2022 SES YOUNG SCIENTIFIC EXPLORERS – Kids Against Plastic
PROUDLY SPONSORED BY PETER AND JUNE FELIX
Amy and Ella Meek are the teenage founders of the environmental charity Kids Against Plastic (KAP). They set up KAP back in 2016, after studying the UN’s Sustainable Development Goals and discovering the issue of plastic pollution. Its mission is to make a difference and what started out as a home-school project has since become an award-winning charity.
Since founding their youth-led organisation, they have worked hard to inspire kids and adults alike to take action, and reduce their use of single-use plastics – or become more ‘Plastic Clever’ as they call it.
KAP aims to tackle plastic pollution by bringing together environmental education and youth empowerment. Since its inception, KAP has grown into an organisation that has worked with businesses, councils, cafes, and over 1,600 schools around the UK to reduce their plastic usage. Through their charity, the sisters have also brought together a Club of over 225 young people internationally, and have removed over 100,000 pieces of plastic litter from the environment (alongside developing an app to log it).
Donations to KAP can be made via the KAP website.
2022 SES PIONEERS WITH PURPOSE – The Black Mambas
PROUDLY SPONSORED BY CRAIG COHON
Transfrontier Africa is a non-profit organisation that has developed strategies to manage wildlife security, community engagement, research and development and wildlife landscape. Based on Olifants West Nature Reserve, Transfrontier Africa has developed and implemented best-practice models to protect wildlife and landscapes. One of their most successful programmes is The Black Mambas, an all-women anti-poaching unit.
The Black Mambas and their sister project, the Bush Babies, have been holistically tackling poaching and illegal wildlife trade in the Greater Kruger Park landscape for nine years. 36 young women, divided into four specialist teams, have gained the trust and support of their peers and are role models in their villages. Bush meat poaching has dropped by 86% and they have served as early detection, disruption and prevention of rhino poaching in their patrol areas.
The Black Mambas have developed a community centre and work in ten primary schools in their villages. 1,300 young children are part of their education and upliftment programme.
Donations to The Black Mambas can be made via JustGiving.
2022 SES EXPLORER OF THE YEAR – Nimsdai Purja MBE
Nimsdai ‘Nims’ Purja is a multi-world record-breaking mountaineer who climbed all 14 of the world’s ‘Death Zone’ peaks over 8,000 miles in just six months and six days.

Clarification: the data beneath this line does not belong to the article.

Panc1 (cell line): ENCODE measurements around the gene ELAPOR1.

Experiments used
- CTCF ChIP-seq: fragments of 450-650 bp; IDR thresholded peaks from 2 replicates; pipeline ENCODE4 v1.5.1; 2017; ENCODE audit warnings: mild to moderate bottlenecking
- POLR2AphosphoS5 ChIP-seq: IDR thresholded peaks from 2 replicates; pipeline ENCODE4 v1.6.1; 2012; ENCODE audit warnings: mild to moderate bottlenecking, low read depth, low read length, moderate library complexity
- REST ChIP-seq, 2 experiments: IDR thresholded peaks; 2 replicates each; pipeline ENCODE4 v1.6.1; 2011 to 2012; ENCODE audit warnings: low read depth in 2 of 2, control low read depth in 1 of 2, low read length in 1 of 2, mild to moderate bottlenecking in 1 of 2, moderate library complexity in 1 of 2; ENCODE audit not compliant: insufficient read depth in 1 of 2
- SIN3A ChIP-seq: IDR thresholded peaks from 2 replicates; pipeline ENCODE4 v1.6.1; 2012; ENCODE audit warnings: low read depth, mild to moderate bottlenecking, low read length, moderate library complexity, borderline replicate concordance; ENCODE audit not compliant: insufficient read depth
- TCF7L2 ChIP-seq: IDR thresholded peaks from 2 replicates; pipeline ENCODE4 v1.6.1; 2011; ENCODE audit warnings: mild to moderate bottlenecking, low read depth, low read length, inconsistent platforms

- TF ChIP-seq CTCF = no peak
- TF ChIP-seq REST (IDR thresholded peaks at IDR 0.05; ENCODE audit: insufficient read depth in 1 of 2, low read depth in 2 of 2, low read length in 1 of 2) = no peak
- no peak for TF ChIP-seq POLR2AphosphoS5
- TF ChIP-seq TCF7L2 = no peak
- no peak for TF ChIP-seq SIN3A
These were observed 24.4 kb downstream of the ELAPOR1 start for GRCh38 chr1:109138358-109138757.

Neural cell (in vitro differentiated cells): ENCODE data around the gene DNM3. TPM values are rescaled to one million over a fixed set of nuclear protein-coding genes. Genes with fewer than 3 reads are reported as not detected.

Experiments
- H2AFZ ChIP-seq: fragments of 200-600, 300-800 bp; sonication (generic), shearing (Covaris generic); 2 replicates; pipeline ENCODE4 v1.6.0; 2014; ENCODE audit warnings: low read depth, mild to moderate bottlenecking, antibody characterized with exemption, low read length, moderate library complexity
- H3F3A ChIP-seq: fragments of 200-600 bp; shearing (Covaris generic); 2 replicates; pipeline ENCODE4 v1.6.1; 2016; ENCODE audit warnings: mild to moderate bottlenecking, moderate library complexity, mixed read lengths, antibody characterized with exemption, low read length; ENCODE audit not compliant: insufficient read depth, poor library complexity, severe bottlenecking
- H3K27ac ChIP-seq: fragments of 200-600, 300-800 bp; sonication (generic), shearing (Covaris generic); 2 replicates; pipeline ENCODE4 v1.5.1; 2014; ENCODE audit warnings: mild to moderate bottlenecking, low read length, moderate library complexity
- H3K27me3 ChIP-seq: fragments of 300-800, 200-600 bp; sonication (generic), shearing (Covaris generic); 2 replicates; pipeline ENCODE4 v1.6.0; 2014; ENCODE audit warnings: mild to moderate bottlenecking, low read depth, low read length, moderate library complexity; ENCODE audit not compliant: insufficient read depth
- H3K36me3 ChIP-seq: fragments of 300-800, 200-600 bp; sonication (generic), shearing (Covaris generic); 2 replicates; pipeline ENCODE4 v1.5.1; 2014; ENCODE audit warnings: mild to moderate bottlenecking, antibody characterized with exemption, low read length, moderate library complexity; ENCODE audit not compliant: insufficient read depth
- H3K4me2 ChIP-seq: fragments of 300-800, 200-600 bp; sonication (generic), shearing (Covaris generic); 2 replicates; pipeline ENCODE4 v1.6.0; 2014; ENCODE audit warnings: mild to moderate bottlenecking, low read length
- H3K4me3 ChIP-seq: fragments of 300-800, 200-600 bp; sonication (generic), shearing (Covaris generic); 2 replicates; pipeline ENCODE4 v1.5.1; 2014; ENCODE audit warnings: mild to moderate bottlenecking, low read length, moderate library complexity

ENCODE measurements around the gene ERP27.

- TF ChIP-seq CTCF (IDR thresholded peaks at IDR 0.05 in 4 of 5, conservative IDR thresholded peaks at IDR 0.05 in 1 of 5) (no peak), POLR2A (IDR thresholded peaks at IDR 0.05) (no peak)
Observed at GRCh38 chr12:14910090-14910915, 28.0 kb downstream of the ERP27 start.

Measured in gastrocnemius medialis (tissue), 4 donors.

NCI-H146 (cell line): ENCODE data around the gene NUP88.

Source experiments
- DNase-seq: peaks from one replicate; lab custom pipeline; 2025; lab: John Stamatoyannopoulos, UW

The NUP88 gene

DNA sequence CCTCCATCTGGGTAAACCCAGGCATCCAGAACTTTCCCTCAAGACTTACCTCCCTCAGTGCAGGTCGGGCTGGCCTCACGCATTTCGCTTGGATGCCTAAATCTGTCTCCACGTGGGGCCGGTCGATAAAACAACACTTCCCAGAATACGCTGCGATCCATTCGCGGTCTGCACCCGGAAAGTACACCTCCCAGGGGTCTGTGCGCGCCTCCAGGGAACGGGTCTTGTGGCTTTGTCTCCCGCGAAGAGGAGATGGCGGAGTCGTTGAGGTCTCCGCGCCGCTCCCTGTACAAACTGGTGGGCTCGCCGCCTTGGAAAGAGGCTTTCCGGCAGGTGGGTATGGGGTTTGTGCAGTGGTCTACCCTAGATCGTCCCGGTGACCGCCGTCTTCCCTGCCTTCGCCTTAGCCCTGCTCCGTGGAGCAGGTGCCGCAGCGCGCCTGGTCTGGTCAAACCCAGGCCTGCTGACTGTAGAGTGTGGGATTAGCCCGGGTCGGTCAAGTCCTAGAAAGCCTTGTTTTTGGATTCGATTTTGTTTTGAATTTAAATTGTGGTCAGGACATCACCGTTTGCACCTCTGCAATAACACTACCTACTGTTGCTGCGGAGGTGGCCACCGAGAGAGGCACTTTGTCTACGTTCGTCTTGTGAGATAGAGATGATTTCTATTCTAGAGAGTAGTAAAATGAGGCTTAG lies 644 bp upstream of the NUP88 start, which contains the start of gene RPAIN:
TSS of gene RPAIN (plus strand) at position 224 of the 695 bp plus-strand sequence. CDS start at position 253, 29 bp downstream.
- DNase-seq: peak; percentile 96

Nims led the first winter ascent of the ‘Savage Mountain’ K2. Nims is a UNEP Mountain Advocate, a Global Goodwill Ambassador for Nepal Tourism, and founder of the charitable Nimsdai Foundation. The first mission of the Nimsdai Foundation is the Big Mountain Cleanup which aims to clean, restore and protect sacred mountains for the future. So far, the team has helped clean Manaslu and this year took on their biggest challenge yet – cleaning up the ‘Death Zone’ on Everest.
In addition to this much-needed clean-up, Nims believes that we must also drive a change in behaviour, to ensure this is not a perpetual problem, but one that can be respectfully managed. He will be working with commercial partners to drive awareness and support, and help fund his mission to build a programme providing full-time, seasonal clean-up teams on all widely climbed mountains around the globe. The benefits will be vast and multi-level, providing obvious socio-economic advantages for mountain communities and wider global climate challenges.
Photo of Nimsdai Purja by Pemba Tenzing Sherpa. Copyright Nimsdai Purja.
2022 SES LIFETIME ACHIEVEMENT – Ian Craig
PROUDLY SPONSORED BY CHRISTOPHER WRIGHT FRGS
In 1983 Ian Craig, along with his father and the late Anna Merz, started the Lewa Wildlife Conservancy (then called Ngare Sergoi Sanctuary), based in the foothills of Mount Kenya. At the peak of the elephant and rhino poaching epidemic, the rhino sanctuary flourished at a time when few did. The sanctuary is a model and catalyst for the conservation of wildlife and its habitat through the protection and management of species, the initiation and support of community conservation and development programmes, and the education of neighbouring areas on the value of wildlife.
Ian was Executive Director at Lewa until 2009 and, in 2004, spearheaded the formation of the Northern Rangelands Trust, an umbrella body that supports community conservancies across northern and eastern Kenya. Today the NRT has 33 conservancies that work across 44,000 square kilometres of prime dryland wildlife territory and together help develop, support and fund thousands of people in hundreds of communities.
Ian is a founding board member of both the Namunyak Wildlife Conservation Trust, and Il Ngwesi Group Ranch, and is also on the Big Life Foundation’s Board of Advisors.
Donations can be made via the Lewa Wildlife Conservancy website.